being somewhere you tend to leave some petty cash. Anyway, this has two
functions. During a robbery, it acts like a vault, and stores a proportion of
the house's loot - say 10%, with the vault and wife then getting 45% a piece.
During self-test, it's how you unlock any locked doors in the house: let's say
it's where you leave the key, so if you walk onto it during a self-test you
pick up a 'key' tool which acts just like a lockpick.

So you don't have to place this mini-vault at all, but then you're allowing
anyone to try to spam-rob their way to your main vault. You can prevent this
by placing locked doors, which can only be passed by those putting up an ante
by bringing a lockpick. But then you have to place a mini-vault, which will be
accessible by "house guests", and as part of the self-test you'll have to
prove that it is indeed toollessly accessible. You're motivated to make this
difficult. So now poor players can try to get a bit of cash by robbing the
rich while posing as friendly neighbours, with this being a player-generated
challenge.

One final necessary adjustment: so far, this scheme seems to be open to the
same kind of abuse we've been worrying about - players can just use their
sock-puppet accounts to clear out the mini-vault as soon as they check their
house in, so no-one else will get a chance. But if we make it that a
proportion of the mini-vault cash is just destroyed when it's robbed, then
players are better off trying to protect it from being stolen at all.

Sadly, this still doesn't quite work for N=2. If you're the only one with
money, you don't care about some of it being destroyed. Reserves mean that a
little petty cash will have to be available from one of your houses, but not
enough for the poor player to get going. But it seems to works for N >= 3, and
really I think that's good enough.

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#39 2017-02-16 18:51:37

jasonrohrer
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Re: New "cheatproof" test server

This is a great way to let starting players rob.  Obviously, if they reach the mini-vault, they GET a lockpick, right?  Hmm...

But it still doesn't solve the problem of getting money into the game.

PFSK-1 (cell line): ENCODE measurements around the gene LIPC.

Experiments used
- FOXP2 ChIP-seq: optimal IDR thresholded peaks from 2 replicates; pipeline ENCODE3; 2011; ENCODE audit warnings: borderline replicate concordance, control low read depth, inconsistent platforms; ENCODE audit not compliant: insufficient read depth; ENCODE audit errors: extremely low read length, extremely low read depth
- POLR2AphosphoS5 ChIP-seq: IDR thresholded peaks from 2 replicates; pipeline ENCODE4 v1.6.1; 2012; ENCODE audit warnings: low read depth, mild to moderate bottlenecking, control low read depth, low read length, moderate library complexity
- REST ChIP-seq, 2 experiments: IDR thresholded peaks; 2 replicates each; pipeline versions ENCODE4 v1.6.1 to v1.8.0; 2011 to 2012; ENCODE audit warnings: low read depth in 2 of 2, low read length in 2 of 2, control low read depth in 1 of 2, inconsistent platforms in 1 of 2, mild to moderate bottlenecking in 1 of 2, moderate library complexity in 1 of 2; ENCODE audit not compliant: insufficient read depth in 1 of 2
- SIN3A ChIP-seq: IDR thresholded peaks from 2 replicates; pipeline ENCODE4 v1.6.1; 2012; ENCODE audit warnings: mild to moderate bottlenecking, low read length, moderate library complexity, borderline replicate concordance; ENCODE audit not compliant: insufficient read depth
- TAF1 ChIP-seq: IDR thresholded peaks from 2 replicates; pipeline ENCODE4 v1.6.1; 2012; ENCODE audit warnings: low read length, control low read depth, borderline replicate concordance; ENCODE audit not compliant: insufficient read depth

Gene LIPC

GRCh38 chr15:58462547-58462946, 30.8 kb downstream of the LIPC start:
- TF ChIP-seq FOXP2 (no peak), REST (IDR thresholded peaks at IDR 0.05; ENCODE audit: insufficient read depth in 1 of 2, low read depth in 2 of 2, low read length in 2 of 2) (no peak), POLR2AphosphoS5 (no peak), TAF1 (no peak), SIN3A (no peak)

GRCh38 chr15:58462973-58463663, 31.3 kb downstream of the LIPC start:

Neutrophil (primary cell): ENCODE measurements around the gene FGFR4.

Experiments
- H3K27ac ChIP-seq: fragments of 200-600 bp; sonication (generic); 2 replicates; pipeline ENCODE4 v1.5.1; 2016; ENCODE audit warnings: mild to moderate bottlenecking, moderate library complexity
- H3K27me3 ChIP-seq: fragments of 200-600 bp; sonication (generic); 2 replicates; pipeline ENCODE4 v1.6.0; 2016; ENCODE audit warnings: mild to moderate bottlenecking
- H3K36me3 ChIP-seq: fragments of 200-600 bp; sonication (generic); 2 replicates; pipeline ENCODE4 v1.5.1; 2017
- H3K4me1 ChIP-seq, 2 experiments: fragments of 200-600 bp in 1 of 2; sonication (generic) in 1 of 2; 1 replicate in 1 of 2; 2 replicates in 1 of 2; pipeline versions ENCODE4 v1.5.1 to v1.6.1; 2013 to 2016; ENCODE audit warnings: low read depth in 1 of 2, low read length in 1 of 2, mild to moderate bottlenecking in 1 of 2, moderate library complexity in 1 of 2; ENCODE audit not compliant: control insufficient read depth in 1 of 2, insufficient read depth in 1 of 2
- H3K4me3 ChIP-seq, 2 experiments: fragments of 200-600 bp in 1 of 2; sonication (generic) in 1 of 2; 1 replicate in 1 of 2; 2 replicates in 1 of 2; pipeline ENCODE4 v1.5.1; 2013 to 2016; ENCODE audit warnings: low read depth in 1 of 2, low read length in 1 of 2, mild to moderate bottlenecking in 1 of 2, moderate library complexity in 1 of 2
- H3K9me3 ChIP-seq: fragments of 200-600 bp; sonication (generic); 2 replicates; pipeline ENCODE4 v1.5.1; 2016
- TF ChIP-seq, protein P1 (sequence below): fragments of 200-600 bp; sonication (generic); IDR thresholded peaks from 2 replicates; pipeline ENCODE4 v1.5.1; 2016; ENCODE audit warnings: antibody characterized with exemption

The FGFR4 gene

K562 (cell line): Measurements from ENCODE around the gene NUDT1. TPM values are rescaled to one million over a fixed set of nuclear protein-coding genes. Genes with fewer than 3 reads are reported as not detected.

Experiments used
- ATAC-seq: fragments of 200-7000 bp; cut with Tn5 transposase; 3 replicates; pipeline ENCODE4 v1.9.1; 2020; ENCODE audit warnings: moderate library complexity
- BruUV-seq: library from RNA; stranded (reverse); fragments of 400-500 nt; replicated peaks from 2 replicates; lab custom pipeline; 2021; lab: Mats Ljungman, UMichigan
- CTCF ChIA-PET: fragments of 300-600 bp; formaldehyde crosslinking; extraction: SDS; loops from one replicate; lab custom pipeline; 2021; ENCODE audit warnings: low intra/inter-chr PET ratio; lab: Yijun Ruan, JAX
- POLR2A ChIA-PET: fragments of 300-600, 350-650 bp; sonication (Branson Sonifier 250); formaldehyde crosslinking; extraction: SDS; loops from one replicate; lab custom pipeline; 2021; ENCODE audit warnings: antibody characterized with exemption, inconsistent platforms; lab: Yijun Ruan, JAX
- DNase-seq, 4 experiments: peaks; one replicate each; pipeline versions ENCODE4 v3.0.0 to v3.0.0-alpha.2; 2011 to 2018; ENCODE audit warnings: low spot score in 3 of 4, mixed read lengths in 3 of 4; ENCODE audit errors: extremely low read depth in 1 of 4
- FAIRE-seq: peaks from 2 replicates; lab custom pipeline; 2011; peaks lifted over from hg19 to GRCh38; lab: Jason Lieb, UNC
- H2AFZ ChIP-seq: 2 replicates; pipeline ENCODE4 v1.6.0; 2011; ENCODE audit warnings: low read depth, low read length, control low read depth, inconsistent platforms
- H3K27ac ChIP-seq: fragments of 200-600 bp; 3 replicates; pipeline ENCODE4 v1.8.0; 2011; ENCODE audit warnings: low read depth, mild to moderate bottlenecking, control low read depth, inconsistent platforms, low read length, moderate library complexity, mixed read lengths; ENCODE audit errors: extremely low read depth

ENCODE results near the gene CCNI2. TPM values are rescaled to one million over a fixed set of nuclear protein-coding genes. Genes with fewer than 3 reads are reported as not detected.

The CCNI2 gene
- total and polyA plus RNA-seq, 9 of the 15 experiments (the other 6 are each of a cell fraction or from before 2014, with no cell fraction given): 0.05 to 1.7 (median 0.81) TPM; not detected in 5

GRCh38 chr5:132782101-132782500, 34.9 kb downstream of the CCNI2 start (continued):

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#40 2017-02-17 00:47:28

zed
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Registered: 2013-04-16
Posts: 161

Re: New "cheatproof" test server

Well, they get some loot which might be enough to buy a lockpick.

Another thing: this system actually fits really nicely with reserves: the
reserve can precisely be the petty cash you have to leave on your
table/mantelpiece.

So the remaining problem is the problem of victory, i.e. the case that one
player has all the money. That's how the server starts off, and it might
return to that state occasionally. I wrote earlier in this thread about
"retiring" as a solution to this, and I still don't see anything better.

But that doesn't handle the case of a winner-troll, who actively wants to keep
the system broken - they can do that by refusing to declare that they've won,
using sock puppets to keep the petty cash cleared out from their rich
accounts, and maintaining an illusion of activity to prevent any system which
might try to automatically detect deadlock.

I don't know... do you think this would be a serious problem in practice? It
would need someone to be good at TCD, and yet to be an arse. Far from
impossible, I suppose...

Maybe this does still need one little new mechanism. Any thoughts? I feel
we're close to a complete solution...

Only thing I can think of is to raffle off a small chunk of seed cash each
time period, enough for some basic tools, with tickets bought by filling in a
CAPTCHA (or thematic equivalent, if possible). When the game's functioning
healthily, this would hopefully get little interest (and the prize can roll
over), but it could act as a safety-valve for when it isn't.

EDIT: I think this has to be the best solution. It could entirely replace the